How embarrassing is it for a writer to forget to write a chapter of his or her own book? Especially, a book about…uh…writing?
Back when my book on story structure, My Story Can Beat Up Your Story!, was in the planning stage I knew that I wanted to accomplish two things: first, I wanted to clearly detail the understanding of story structure that I had developed and field tested over the last twenty years of being a professional writer and second, I wanted to NOT write a book of screenwriting tricks. The last words I wanted to see in my book were ‘Chapter 45, Seventeen Tricks for Snappy Dialogue.’
It’s not that someone can’t come up with seventeen (or twenty-three or whatever) tricks to writing sparkly dialogue, but bad dialogue is a symptom, not a disease. The leading cause of stinky dialogue is a writer who doesn’t know what his or her characters want in a scene. And the leading cause of that is not knowing where that scene figures in the bigger life of the story. And the leading cause of THAT is not knowing story structure.
And the leading cure for that is the story structure that is My Story Can Beat Up Your Story! Why bother to write a book that treats symptoms but leaves the disease untouched? So while writing my book I focused my attention on story structure and tried as much as possible to avoid laundry lists of screenwriting sleight-of-hand tricks.
But there was one trick I wanted to include because it’s a good one and it’s all about structure and it’s saved my backside on more than a few occasions. It’s called ‘doubling up.’ I learned about doubling up a number of years ago from my friend and mentor Gilbert McLean Evans (the wise). He stumbled on it, shared it with me, and we both agreed that it was pretty awesome. When I started writing “My Story Can Beat Up Your Story!”, I left a sticky note on my desk reminding me to include a chapter on doubling up.
And then I promptly forgot all about it.
Not only did I forget, I TOTALLY forgot. I wrote rough drafts of my book, revised the book several times, read and re-read multiple revisions and still didn’t remember to talk about doubling up. It was only as I was reading the galleys of the finished book, right before it was being sent to the printers, that I had that feeling I got that time I left for a vacation and realized that I had forgotten to close the garage door. “What happened to my chapter about doubling up?! Oh yeah, I left it on a sticky note somewhere!”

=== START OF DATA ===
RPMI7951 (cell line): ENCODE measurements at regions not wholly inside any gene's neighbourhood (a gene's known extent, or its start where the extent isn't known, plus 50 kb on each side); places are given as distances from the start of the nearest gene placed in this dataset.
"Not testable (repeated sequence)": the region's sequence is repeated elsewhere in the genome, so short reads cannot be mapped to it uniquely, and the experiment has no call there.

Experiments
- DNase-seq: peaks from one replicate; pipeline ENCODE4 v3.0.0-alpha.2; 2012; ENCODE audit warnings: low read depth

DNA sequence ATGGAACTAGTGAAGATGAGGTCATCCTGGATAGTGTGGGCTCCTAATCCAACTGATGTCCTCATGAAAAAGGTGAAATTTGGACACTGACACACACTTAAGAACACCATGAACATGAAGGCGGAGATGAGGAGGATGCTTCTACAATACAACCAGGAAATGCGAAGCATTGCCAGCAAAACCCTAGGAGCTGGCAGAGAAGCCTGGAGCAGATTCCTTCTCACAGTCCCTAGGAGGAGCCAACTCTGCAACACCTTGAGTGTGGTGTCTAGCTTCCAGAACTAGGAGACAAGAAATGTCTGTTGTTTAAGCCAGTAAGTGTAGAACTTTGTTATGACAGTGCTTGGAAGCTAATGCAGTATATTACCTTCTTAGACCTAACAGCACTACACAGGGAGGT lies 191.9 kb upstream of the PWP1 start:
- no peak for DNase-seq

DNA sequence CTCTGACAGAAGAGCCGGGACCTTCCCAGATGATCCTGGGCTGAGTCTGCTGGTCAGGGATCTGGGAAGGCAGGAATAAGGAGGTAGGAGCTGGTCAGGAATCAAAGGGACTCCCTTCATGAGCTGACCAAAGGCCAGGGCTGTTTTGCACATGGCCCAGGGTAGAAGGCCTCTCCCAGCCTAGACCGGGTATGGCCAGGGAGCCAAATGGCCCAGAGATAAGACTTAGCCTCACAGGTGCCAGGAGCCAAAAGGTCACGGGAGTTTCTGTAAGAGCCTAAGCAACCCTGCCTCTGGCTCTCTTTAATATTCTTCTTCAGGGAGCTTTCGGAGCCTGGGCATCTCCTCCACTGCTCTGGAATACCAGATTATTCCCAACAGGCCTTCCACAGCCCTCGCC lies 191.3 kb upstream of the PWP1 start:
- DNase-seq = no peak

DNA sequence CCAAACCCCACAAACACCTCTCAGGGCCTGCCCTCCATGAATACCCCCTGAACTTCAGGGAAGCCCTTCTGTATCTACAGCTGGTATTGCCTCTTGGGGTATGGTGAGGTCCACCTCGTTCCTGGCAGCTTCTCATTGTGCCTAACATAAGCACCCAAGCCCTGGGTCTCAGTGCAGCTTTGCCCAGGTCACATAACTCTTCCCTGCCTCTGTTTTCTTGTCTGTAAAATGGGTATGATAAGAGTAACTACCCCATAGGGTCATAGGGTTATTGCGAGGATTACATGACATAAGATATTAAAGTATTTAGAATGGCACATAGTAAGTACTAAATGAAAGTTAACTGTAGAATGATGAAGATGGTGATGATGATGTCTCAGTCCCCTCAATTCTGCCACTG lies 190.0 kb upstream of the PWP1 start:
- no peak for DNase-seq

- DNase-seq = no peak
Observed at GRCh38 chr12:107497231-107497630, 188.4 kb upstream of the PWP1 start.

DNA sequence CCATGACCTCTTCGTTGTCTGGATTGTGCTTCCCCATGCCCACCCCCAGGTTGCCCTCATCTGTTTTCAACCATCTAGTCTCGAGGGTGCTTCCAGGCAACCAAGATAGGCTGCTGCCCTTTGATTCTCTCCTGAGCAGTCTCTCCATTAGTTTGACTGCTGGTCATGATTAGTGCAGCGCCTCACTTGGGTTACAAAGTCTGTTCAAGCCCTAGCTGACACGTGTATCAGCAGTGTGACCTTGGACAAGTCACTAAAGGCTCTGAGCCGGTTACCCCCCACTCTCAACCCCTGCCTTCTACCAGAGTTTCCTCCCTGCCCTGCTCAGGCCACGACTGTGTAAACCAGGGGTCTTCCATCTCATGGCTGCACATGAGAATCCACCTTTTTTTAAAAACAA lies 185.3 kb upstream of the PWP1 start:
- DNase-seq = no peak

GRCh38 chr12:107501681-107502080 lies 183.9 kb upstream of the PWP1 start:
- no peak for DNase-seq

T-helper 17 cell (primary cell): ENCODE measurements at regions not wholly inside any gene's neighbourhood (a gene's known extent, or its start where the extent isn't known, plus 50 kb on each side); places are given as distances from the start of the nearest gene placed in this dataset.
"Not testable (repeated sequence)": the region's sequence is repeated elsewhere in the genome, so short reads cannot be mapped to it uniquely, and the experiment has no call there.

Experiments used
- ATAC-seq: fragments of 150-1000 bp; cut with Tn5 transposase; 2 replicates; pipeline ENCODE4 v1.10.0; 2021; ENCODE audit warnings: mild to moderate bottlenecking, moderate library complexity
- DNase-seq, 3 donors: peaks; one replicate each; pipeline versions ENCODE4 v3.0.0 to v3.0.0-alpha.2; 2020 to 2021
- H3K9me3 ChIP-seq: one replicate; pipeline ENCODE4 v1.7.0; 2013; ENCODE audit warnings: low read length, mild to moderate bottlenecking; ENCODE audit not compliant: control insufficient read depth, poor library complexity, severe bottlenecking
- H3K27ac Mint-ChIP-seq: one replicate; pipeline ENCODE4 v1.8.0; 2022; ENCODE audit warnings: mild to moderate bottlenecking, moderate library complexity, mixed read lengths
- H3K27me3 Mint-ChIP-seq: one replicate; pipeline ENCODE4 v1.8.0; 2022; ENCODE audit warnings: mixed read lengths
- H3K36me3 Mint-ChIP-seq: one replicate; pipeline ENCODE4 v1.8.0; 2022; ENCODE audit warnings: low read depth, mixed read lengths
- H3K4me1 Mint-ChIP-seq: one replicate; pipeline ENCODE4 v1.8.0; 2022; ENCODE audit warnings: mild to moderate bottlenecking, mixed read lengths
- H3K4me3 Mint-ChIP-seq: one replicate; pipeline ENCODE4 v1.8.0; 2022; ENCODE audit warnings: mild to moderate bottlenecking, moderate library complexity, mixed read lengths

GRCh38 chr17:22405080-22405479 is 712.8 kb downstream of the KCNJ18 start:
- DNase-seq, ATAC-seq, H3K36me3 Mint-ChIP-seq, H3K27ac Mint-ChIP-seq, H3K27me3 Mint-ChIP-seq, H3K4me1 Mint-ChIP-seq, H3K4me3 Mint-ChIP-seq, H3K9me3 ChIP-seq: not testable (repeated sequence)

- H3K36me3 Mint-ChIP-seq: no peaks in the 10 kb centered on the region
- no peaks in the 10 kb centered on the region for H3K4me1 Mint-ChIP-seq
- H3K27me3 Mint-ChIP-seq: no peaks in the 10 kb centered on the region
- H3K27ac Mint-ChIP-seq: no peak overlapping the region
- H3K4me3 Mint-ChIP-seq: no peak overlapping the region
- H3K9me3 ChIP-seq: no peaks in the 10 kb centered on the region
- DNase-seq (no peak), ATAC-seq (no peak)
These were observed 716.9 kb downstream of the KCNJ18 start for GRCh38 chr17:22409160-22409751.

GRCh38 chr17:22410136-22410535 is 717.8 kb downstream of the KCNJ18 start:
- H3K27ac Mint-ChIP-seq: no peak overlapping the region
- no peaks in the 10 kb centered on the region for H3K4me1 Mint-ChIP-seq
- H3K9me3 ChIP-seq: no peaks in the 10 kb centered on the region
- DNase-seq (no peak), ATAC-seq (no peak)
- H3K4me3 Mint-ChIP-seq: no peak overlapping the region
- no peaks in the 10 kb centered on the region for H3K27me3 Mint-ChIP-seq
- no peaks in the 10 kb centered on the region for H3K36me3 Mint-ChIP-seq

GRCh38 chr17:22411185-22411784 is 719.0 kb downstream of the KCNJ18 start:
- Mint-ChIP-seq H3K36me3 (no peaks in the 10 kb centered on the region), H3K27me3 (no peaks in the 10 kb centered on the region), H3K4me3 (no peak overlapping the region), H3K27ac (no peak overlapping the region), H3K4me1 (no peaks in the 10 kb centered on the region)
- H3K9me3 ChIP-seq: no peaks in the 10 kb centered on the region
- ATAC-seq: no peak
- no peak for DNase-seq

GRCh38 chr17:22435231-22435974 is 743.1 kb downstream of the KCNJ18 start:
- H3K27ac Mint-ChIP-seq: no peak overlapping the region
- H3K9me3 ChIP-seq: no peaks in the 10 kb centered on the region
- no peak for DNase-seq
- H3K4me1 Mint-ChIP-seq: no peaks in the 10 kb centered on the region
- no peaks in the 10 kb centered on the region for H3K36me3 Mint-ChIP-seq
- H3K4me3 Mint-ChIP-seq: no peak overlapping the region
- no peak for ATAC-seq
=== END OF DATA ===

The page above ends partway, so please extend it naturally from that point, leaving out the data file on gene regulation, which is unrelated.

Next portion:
Fortunately, my awesome friends at The Writers Store asked me if I’d like to write an article for their eZine in honor of the launch of My Story Can Beat Up Your Story! Realizing that this was my chance to make up for my protracted senior moment, I accepted. And so, without further blathering, I present Chapter 8a, to be inserted after chapter 8: ‘I Plot, You Plotz’, and before chapter 9: ‘I’m Not Afraid of the Dark.’
CHAPTER 8a: ‘You Hit Singles, I Double Up!’
I’ve often said that anyone can write a story up to page 55. By that I mean that it’s relatively easy to tell half a story, but just at the point that a story needs to kick into high gear many writers lose direction and focus. If your story is told well, the first half of your story will write a check that the second half of your story had better cash if you don’t want your audience to turn on you. So what do you do if you hit page 55 and are hopelessly stumped, unsure of where to take your story next? Double up!
Doubling up is a technique that helps you focus the second half of your story by repeating the major plot elements that happened in the first half. You use the events from the first half of your story to shape and inform the second half of your story by both repeating the events and amplifying them.
As I write in “My Story Can Beat Up Your Story!”, the hero of every good story moves through four archetypes: orphan, wanderer, warrior, and martyr. By dividing your story into four equal sections, you can define each section by an archetype: Act 1 is about your hero being an orphan, the first half of Act 2 is your hero turning into a wanderer, the second half of Act 2 is your hero becoming a warrior, and Act 3 is where your hero is willing to be a martyr. Doubling up happens right at the mid-point of your story -- the middle of Act 2 – right when your hero goes from wanderer to warrior. Think of it this way: at the mid-point of your story your hero is done wandering and thinks that he or she has learned the lessons needed to be successful. “Oh yeah?” you say to your hero from the mid-point of your story. “You think you can do better than you did in the first half of the story? Show me!”